In March, Canadian discounter tb!s the bargain shop promoted U.S. retailing veteran Beryl “Jack” Buley to president and CEO. Buley was recruited by the chain in 2010 as executive VP and chief merchandising officer.
Buley brings years of retailing experience to tb!s, which started out as Woolworth’s Canadian division in the 1920s. Prior to moving north and joining the company, he served as division president of merchandising, marketing and global supply chain for the fast-growing Dollar General. And before that, he spent 16 years at Kohl’s, ending his stint there as executive VP stores, where he oversaw the chain’s entry into such key markets as Atlanta, Dallas, New York and California.
Chain Store Age talked with Buley about his plans for tb!s and the retail environment north of the border.
What’s your first priority as the new chief executive of tb!s the bargain shop?
It is to take what is already a terrific company — with a lot of great merchandise and good value for Canadians — and make it even better. We do business in rural areas, some of them remote, and we are also in suburbs and we have urban locations, so it’s very diverse. And the No. 1 priority is to take what we’re doing already and then to bring to all of these locations some of the things that U.S. retail has gotten so good at.
Just as with Dollar General, which has transformed a great deal over the last four or five years from a store that wasn’t very easy to shop to an excellent, shoppable retailer, my priority at tb!s is to take what they have and use the experience I gained at Dollar General to similarly elevate the tb!s stores. That’s why the private equity company, Genuity, that owns tb!s recruited me, specifically to bring my experience with and understanding of U.S. retail to position tb!s for success — especially given that Target is coming to Canada, and so is Dollar Tree.
Has tb!s, like its American counterparts in the discount category, attracted a new shopper — one who previously didn’t frequent discount stores — in the recession?
Not really, and that is largely due to the fact that tb!s occupies a different space than its American discount counterparts. tb!s is very much the same size and convenience-oriented concept as Dollar General, but its merchandise lineup is more balanced.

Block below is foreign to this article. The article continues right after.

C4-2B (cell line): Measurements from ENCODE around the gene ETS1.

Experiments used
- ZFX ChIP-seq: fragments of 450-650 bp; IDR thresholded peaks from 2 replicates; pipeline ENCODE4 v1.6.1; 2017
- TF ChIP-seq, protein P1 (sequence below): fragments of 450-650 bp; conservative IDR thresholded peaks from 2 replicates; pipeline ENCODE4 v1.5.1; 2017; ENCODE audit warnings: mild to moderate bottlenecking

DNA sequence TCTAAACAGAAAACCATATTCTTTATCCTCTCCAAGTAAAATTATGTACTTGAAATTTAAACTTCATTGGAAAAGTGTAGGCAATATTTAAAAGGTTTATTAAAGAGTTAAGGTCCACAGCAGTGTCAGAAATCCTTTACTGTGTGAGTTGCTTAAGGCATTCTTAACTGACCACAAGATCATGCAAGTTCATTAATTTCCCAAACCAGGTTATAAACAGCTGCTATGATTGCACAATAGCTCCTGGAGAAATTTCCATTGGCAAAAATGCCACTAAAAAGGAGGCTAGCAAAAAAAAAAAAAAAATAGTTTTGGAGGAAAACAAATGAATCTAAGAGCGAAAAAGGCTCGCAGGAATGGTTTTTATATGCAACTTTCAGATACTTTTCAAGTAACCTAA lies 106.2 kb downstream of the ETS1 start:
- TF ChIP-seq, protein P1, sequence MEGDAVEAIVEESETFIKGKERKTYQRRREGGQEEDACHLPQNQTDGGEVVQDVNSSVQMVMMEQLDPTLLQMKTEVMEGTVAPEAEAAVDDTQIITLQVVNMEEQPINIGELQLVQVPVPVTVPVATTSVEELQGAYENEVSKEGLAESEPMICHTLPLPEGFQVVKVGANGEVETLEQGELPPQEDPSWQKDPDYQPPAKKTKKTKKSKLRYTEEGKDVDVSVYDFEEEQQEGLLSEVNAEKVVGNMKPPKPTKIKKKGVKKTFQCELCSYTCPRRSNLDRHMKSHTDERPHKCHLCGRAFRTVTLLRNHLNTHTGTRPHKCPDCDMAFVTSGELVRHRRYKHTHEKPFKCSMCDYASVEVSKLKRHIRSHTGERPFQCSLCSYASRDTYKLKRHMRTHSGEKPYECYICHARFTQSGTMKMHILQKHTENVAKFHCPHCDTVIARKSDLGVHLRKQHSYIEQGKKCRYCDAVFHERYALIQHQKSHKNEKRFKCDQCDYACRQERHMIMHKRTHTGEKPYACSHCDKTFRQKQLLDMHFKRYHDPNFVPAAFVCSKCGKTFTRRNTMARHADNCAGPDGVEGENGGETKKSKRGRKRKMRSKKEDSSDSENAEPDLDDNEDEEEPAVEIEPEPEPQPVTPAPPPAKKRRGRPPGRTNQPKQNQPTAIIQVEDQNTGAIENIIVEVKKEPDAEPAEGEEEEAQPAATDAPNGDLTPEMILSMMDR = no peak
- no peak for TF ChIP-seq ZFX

While Dollar General does 60% to 75% of its business in consumables (food, paper goods, chemicals, pet Supplies, etc.), tb!s has a more varied mix, with a third of its business in apparel, a third in housewares and\ seasonal items and toys, and a third in consumables. In terms of what is inside the store, it’s more like a small Walmart but with name-brand merchandise like T.J. Maxx and Marshalls. It’s a wonderful space to be in. Once we make the stores easier to shop and bring in even more convenience items, tb!s will be further enhanced, and that’s very exciting.
With the economic climate improving and more shoppers returning to full-price and even luxury retail options, how will you work to maintain the tb!s customer base?
There are two ways in which we will do that. First, keep in mind that the Zellers chain, which was acquired by Target and is a direct competitor of ours in about 20% of our markets, will be closed for a period of time while Target rebrands them, which means a whole new customer is up for grabs. And, second, we are going to make our shopping experience a whole lot better, adding more convenience, a pet department, a small automotive and hardware section, increasing the party goods, and then adding more consumables, all of which will allow us to expand our customer base.
What is the current state of retail in the Canadian market with regard to barriers to entry, market voids, etc.?
Target’s acquisition of Zellers is a perfect illustration of the barriers to entry into Canada, in that it is easier to come in and buy a chain than to try and Grow location by location. Seventy-five percent of the Canadian population lives within 200 kilometers from the U.S. border, so coming in and buying a chain was the perfect way for Target to enter since most Canadians are very familiar with the brand. And I think that other U.S. retailers that seek growth In Canada will do so via acquisitions. There is still a lot of small retail in canada — mom-and-pop stores and two- and three-store chains — and many will be ripe for acquisition.
How receptive are Canadian shoppers to American concepts?
I think there is a high degree of receptivity. From where I live, I get all of the Buffalo, N.Y., channels on my television, and I, like most Canadians, get lots of the U.S. commercials. So Canadians know U.S. retail. They are so excited about Target; they line up to cross the border and shop Black Friday sales at a whole host of U.S. retail stores, and they know who the top U.S. retailers are. They want J. Crew and Victoria’s Secret and Marshalls and Target. So I believe they will be very receptive to American concepts and U.S. retailers.
And I want to emphasize the fact that I relocated to Canada. I am not one of those executives coming in and out of the country each week. I am living here, and that allows me to understand the Canadian customer and to ensure that tb!s meets that customer’s needs.
What are tb!s expansion plans, and what kind of remodeling and redesign efforts do you have underway?
We selected 10 stores across Canada — a mix of urban, suburban, rural — and launched a remodeling program that added upfront coolers with convenience items such as ice cream and pizza, incorporated pets and automotive, and re-laid out the stores in a racetrack design with reorganized categories and updated signage. We made no structural changes to the buildings and added no square footage.
All 10 remodels are now complete, with the first opening on Feb. 10 and the 10th opening on March 29, and we will now watch the results and learn from them as we continue to roll out the concept from now through this fall.